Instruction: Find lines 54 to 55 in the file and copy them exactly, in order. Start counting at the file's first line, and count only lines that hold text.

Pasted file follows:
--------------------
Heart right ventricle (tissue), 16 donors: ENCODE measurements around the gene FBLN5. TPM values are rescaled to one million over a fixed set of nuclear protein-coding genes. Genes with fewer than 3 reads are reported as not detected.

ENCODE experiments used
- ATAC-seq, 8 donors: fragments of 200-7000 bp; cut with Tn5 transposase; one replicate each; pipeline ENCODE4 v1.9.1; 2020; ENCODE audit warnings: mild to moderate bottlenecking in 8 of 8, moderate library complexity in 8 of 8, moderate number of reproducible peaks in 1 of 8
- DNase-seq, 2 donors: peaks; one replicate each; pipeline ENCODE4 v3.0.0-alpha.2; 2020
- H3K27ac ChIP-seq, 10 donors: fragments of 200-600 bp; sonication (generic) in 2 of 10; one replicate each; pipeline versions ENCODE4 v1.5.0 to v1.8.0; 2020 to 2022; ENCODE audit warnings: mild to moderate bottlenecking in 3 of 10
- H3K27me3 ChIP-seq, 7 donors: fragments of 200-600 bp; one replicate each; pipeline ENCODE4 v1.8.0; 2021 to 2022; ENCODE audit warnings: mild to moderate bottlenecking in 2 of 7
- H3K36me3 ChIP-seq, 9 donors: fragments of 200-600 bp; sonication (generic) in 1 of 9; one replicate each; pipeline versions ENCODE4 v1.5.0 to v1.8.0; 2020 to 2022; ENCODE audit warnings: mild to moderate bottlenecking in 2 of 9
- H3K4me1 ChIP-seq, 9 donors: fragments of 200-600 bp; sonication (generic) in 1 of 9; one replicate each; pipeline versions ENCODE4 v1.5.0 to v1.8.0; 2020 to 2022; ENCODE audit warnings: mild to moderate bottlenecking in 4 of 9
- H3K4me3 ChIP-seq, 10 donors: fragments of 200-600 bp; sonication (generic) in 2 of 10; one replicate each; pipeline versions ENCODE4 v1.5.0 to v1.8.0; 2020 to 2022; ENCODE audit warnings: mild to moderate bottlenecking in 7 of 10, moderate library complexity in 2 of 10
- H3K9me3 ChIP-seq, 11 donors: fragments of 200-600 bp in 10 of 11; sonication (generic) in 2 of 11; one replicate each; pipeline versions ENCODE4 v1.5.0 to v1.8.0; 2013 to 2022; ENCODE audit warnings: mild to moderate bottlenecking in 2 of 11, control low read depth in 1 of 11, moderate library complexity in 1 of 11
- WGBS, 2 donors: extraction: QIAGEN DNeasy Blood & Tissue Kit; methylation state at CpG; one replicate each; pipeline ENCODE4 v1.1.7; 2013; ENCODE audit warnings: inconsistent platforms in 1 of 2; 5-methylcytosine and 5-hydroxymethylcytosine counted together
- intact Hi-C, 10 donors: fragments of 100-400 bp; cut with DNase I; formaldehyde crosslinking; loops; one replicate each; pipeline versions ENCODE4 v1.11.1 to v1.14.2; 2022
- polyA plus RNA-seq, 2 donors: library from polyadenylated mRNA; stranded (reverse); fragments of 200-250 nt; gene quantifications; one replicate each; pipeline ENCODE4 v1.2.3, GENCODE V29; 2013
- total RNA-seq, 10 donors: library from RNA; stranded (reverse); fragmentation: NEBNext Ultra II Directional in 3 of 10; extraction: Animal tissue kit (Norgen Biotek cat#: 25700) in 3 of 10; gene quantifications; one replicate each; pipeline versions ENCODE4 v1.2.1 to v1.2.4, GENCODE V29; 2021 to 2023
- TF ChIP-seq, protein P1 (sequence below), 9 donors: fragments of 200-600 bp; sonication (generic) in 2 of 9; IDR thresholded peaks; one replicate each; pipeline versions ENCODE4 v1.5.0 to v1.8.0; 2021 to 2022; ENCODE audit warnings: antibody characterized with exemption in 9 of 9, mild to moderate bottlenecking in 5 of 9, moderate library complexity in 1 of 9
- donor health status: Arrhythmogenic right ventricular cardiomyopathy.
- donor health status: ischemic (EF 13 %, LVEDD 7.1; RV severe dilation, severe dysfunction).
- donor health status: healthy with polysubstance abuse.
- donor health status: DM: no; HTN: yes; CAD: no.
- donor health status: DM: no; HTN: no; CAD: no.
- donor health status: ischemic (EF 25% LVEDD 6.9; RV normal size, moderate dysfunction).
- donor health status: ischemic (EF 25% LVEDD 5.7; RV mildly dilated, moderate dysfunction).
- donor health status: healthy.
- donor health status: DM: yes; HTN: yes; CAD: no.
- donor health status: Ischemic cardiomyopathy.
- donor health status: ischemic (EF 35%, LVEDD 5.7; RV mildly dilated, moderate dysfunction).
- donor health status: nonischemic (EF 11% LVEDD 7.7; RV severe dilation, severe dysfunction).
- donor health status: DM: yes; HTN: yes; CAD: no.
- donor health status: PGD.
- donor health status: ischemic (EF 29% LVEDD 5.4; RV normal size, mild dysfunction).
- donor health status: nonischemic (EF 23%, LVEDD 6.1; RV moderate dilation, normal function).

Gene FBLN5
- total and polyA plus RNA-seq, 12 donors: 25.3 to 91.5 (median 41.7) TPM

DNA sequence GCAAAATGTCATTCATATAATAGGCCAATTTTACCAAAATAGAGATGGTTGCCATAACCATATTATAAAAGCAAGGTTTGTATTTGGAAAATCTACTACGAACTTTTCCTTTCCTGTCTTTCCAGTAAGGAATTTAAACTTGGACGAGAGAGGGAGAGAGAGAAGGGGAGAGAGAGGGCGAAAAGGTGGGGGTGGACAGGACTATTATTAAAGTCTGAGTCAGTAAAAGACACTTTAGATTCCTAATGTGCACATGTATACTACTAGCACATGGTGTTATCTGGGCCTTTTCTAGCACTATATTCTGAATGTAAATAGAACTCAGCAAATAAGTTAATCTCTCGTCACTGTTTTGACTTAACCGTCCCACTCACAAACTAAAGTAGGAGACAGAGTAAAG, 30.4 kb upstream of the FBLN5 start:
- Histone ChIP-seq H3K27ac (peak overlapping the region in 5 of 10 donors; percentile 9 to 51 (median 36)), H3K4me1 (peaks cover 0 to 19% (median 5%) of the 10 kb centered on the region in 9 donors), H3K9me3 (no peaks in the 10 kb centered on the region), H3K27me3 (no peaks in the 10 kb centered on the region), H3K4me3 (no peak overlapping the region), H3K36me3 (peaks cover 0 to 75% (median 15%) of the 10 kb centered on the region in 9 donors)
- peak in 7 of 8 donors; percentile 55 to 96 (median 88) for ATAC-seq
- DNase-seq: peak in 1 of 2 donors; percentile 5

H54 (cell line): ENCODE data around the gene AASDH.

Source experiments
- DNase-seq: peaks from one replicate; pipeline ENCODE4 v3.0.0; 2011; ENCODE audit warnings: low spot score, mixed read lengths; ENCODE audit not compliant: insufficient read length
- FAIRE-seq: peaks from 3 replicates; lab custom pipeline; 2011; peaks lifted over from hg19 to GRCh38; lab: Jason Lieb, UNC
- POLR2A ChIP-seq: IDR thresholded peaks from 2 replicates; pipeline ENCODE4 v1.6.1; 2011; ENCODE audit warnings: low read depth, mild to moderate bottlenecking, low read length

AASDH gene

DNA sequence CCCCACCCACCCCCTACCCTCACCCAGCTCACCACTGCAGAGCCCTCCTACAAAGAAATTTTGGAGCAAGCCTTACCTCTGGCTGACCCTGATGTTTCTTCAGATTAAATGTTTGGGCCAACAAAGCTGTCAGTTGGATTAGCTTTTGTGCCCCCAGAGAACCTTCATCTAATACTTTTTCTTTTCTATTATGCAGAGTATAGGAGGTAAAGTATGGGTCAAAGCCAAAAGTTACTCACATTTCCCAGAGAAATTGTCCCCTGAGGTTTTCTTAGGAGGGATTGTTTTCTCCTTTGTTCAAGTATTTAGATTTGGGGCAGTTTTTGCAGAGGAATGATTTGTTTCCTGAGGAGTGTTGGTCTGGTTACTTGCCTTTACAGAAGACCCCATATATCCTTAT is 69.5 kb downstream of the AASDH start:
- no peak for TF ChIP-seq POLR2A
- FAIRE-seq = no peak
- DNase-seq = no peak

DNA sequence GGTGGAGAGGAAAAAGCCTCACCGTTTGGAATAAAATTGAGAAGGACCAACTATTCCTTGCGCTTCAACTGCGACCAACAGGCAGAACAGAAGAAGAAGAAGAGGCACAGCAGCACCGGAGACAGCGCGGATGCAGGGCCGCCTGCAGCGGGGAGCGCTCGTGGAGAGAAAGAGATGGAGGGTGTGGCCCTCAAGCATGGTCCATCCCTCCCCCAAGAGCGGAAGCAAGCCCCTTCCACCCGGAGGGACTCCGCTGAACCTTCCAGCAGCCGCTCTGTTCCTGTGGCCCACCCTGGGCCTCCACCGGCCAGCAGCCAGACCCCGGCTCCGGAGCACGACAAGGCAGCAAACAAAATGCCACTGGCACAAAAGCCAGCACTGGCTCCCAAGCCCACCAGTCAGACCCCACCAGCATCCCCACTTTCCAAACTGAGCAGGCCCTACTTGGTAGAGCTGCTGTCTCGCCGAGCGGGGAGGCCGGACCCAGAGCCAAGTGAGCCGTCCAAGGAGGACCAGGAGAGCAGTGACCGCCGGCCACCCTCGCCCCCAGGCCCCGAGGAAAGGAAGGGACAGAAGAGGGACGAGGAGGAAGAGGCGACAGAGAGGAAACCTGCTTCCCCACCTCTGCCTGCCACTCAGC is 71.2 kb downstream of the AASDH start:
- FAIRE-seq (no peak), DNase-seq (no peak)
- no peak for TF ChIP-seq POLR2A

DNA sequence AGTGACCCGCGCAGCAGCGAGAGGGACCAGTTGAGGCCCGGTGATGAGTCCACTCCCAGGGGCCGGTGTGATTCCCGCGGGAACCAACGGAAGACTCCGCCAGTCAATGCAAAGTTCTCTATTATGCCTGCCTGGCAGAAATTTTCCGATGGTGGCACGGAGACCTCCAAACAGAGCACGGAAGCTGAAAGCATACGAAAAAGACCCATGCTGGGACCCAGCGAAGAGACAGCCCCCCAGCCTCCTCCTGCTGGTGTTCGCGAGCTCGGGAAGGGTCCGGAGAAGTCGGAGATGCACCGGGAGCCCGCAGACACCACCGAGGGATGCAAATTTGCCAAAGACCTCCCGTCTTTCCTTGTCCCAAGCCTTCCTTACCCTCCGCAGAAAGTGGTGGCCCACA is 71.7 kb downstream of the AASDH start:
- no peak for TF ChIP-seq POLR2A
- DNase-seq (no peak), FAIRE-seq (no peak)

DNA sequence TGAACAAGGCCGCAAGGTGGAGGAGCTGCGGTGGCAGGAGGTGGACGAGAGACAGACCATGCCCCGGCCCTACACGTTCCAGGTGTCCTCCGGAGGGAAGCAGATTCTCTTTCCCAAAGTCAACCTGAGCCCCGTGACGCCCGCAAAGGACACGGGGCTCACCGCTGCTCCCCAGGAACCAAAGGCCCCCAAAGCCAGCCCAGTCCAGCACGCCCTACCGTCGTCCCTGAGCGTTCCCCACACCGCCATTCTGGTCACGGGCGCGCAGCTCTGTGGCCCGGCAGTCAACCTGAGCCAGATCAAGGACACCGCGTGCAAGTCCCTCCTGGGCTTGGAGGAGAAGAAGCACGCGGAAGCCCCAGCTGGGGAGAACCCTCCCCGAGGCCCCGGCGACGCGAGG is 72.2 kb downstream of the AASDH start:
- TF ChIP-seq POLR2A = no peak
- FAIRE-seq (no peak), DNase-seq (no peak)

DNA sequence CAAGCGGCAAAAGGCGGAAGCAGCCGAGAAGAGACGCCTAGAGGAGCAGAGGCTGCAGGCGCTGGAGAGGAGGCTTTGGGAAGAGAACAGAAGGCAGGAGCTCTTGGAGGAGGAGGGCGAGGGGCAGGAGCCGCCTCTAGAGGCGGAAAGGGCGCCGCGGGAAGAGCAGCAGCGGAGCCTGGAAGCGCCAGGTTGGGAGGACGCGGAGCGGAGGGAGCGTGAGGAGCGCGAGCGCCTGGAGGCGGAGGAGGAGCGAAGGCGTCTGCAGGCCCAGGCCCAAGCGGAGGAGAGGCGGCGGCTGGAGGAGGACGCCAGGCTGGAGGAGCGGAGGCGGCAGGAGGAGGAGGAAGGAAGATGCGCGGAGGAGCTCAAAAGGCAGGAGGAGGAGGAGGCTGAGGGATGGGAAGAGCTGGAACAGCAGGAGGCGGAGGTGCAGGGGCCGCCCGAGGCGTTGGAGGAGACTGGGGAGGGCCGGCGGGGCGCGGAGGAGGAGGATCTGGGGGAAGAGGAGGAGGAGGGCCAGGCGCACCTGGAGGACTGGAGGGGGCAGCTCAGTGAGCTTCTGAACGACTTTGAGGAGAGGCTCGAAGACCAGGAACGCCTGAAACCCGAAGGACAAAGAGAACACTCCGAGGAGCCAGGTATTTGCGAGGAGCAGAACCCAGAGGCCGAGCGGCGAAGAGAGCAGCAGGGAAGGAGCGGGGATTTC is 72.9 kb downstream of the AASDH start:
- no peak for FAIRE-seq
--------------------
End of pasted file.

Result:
DNA sequence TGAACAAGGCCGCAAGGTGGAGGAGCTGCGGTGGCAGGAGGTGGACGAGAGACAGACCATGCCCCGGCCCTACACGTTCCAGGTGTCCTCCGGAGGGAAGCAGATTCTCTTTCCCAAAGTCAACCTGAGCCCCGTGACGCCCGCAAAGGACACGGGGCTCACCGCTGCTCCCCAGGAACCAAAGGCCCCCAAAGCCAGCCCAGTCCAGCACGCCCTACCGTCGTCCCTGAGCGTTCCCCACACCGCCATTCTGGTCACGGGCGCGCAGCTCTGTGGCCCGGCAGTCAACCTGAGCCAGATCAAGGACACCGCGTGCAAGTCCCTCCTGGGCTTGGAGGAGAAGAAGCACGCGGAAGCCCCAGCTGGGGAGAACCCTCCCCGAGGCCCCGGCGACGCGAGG is 72.2 kb downstream of the AASDH start:
- TF ChIP-seq POLR2A = no peak